A.IKANBILIS inspects floating solar farm
18th November 2020

Underwater Inspections to monitor the structural integrity are mandatory by regulations, due to casualties and the high financial costs associated with failure. This can be seen from the Alexander L Kielland platform capsizing incident in 1980 which happened due to the lack of inspection [1]. Current visual inspection of underwater structures involves deploying divers or ROVs off vessels. Findings are then documented, and maintenance work is carried out to preserve its structural integrity. High costs of inspection deployment encourage asset owners to comply only to the bare minimum of regulatory standards – conducting inspections once every 1-5 years (according to major classification societies) [2], depending on the structure and its environment.

A.IKANBILIS at Floating Solar Farm

The predictive maintenance industry is expected to experience a huge growth from USD 4.0 billion in 2020 to USD 12.3 billion by 2025, at a Compound Annual Growth Rate (CAGR) of 25.2% [3]. This trend indicates an increasing interest in continuous inspections to schedule pre-emptive maintenance before a breakdown – a job we believe is best done autonomously.

Image 1: Diver inspecting a mooring system (Photo: Seaflex Inc.)

The concept of Autonomous Operation and Maintenance (AOM), refers to the concept of augmenting the capabilities of a human personnel to get the underwater inspection done more efficiently. Achieved using computers trained by machine learning to mimic human cognition, this makes processes smarter and faster, reducing the need for human intervention.

A floating solar farm, with multiple underwater elements to be inspected provides a strong use case for AOM. In a recent collaboration with G8, BeeX’s A.IKANBILIS was used to conduct inspections on the anchoring and mooring system of the solar farm. With AOM, asset owners can reduce their reliance on manual labour and improve the efficiency of data collection. In this case A.IKANBILIS was specifically inspecting the mooring ropes for marine growth and chafing along the cross-linkages, to ensure that they were holding well.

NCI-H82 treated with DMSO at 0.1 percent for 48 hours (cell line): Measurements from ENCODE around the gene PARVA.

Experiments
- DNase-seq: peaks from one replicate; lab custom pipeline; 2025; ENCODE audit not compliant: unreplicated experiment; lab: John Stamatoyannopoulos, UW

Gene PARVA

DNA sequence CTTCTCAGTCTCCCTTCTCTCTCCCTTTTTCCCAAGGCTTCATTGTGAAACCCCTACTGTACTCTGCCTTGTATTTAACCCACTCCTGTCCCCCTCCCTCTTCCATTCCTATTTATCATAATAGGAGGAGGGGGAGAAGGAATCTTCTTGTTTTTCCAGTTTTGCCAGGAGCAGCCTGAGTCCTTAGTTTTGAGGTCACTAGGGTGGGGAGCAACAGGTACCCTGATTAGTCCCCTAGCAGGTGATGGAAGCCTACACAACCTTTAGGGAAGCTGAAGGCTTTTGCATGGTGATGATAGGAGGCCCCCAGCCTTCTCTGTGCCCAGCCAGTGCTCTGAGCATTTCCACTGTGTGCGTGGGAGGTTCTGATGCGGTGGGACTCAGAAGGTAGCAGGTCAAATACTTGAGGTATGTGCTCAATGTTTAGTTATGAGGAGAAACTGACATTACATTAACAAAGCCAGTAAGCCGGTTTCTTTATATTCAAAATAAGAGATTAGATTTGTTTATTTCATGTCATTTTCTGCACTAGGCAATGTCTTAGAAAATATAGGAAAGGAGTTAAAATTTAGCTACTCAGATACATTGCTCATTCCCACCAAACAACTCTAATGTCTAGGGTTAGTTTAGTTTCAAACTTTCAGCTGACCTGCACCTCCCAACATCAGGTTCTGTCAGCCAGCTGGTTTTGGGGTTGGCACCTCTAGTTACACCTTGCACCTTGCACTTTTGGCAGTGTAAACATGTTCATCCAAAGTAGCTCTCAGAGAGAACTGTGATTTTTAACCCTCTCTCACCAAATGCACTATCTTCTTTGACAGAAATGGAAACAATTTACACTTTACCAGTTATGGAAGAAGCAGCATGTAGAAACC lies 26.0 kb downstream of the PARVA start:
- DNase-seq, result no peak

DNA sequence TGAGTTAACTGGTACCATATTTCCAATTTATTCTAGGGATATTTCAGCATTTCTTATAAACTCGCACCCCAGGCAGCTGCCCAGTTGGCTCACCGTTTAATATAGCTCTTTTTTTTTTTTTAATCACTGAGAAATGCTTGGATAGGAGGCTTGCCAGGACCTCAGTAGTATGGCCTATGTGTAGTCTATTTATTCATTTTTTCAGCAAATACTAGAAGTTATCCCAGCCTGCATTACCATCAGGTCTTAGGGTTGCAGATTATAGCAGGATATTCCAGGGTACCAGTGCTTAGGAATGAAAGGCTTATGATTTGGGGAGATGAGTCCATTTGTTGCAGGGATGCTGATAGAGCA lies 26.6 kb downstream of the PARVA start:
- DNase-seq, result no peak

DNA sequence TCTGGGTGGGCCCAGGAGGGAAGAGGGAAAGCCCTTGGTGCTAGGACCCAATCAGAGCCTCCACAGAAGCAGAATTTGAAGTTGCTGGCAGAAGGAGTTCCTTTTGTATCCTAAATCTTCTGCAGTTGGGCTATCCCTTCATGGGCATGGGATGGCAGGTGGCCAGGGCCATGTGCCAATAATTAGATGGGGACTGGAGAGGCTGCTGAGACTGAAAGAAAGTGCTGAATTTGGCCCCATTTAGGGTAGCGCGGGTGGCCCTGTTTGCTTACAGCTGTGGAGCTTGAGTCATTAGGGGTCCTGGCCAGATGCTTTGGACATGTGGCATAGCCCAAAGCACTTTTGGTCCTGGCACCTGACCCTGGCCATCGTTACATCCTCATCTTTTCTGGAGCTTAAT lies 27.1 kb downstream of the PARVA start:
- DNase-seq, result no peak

Image 2: Infographic of a floating solar farm with annotations of structures to be inspected (Photo: PUB)

In general, inspection parameters and operations vary in accordance with:

  1. Environmental factors at inspection site: tides, visibility, currents
  2. Structure of object to be inspected: vertical, slanted, on the seabed, static, dynamic (refer to Image 2 above)

These factors determine the complexity of inspections, in terms of maneuvering the AUV and collecting quality data.

Despite the low visibility conditions at the inspection site, A.IKANBILIS was able to hover close to the mooring rope and the anchors, while keeping a fixed offset distance with the use of its real-time imaging sonar.

Inspection efficiency and quality is increased, with A.IKANBILIS’ ability to return to a specific location during the next inspection to check for changes by referring to the recorded geo-references.